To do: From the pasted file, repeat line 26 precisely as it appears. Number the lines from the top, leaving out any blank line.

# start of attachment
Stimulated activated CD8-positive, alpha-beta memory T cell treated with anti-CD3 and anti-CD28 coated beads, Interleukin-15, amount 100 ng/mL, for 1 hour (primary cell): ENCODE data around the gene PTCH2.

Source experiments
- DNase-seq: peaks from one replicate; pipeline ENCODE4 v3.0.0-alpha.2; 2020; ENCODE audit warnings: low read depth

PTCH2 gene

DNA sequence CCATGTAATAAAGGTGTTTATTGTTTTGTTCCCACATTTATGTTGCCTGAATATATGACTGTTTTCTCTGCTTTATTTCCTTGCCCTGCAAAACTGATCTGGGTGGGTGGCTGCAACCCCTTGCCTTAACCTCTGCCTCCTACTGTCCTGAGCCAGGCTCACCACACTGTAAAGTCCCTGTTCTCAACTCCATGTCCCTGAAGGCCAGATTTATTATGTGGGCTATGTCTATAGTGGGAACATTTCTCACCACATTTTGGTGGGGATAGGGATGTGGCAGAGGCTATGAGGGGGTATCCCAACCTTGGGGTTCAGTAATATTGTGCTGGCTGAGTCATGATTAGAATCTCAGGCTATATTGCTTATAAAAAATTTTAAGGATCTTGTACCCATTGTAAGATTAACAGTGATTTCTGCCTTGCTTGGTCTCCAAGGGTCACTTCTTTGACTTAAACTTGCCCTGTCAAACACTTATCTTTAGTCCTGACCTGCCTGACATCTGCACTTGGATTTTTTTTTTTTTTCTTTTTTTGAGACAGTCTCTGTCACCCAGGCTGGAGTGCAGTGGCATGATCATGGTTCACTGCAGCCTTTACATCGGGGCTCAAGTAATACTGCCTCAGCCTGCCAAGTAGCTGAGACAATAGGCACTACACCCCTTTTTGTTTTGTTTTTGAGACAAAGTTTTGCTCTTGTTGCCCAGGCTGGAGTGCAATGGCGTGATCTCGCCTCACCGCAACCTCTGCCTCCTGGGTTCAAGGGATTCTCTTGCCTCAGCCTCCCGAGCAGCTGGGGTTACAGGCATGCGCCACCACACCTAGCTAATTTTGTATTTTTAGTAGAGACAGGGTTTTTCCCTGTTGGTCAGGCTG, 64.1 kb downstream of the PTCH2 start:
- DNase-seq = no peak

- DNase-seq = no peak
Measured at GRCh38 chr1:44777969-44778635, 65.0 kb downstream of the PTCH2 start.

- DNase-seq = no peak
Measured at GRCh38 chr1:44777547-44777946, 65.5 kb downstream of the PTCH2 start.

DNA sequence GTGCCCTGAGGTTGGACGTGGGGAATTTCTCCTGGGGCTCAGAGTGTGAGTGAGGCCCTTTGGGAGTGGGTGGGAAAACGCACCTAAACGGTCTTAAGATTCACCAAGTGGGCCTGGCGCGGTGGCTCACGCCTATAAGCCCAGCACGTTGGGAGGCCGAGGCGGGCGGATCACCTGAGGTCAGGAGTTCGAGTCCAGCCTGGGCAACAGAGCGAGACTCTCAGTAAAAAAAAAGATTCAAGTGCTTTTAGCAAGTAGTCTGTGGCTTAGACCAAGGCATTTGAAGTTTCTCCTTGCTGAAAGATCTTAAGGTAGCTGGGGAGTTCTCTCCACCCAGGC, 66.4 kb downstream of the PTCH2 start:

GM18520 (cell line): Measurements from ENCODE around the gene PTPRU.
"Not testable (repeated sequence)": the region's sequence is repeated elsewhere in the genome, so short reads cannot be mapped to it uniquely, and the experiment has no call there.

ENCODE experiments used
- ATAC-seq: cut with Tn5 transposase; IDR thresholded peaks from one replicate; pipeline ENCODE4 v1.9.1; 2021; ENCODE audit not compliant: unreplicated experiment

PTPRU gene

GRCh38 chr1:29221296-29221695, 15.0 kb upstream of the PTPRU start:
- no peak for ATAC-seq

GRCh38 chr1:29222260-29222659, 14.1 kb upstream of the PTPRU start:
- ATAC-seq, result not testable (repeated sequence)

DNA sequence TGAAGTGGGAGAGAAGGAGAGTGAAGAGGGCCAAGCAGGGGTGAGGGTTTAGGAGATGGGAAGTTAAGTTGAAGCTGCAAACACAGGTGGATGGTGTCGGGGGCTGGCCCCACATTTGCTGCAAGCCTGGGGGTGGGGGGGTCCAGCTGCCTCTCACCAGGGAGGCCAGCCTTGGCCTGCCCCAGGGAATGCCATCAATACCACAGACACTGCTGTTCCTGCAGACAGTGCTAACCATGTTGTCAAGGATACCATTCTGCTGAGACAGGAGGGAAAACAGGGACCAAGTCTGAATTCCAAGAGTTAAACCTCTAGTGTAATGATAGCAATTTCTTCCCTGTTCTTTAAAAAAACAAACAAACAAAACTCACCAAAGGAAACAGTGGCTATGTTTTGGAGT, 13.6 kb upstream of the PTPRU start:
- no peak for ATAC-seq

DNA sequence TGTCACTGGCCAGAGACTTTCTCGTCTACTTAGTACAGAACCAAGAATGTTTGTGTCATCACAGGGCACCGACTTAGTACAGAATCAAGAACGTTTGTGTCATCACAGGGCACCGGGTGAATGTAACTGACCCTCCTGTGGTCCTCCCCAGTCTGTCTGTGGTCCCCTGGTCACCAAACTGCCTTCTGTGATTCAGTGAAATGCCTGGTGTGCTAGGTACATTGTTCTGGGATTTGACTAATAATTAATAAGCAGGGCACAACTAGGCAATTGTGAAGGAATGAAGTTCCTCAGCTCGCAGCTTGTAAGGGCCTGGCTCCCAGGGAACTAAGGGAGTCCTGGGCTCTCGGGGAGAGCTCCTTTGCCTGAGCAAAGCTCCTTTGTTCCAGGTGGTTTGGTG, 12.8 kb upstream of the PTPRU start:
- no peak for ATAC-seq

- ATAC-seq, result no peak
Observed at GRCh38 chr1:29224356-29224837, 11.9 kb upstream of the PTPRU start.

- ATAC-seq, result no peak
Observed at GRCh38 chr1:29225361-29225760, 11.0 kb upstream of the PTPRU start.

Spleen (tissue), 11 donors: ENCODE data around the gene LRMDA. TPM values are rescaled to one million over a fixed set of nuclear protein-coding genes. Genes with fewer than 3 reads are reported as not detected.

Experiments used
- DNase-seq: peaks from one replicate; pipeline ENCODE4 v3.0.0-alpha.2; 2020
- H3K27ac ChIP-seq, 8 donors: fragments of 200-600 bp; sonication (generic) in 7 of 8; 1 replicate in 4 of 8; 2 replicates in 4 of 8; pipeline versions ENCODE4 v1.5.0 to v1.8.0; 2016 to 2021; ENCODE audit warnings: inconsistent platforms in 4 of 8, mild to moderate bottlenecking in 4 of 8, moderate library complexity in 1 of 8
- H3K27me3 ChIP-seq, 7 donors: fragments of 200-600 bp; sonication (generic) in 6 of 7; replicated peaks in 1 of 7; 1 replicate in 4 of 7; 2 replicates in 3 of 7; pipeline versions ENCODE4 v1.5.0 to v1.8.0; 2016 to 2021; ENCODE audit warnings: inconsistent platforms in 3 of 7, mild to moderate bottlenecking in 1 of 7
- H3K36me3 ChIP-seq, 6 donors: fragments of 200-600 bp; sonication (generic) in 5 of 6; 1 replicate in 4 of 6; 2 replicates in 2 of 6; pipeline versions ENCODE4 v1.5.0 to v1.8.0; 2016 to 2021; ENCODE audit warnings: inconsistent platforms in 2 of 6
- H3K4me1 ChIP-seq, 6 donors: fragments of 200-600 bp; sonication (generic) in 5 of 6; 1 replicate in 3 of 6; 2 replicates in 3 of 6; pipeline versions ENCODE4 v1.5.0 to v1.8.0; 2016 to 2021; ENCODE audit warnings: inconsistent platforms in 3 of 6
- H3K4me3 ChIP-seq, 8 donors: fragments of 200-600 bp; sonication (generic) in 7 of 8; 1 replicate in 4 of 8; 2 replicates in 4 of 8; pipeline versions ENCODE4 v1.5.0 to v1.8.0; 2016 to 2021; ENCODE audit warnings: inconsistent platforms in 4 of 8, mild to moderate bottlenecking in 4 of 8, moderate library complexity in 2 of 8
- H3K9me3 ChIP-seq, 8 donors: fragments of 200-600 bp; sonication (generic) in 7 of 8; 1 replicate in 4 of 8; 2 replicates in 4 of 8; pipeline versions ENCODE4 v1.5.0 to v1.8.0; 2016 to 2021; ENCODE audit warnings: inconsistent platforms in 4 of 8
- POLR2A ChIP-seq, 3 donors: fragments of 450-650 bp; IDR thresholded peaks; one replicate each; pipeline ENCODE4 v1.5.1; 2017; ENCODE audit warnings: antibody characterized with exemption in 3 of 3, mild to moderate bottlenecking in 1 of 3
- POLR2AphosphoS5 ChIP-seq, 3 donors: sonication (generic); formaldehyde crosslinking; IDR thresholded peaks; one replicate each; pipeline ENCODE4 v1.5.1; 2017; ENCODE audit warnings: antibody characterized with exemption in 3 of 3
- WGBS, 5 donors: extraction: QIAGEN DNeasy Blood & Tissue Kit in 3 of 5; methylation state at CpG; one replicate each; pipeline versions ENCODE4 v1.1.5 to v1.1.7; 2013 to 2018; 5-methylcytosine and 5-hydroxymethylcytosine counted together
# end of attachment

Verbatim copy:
Observed at GRCh38 chr1:29224356-29224837, 11.9 kb upstream of the PTPRU start.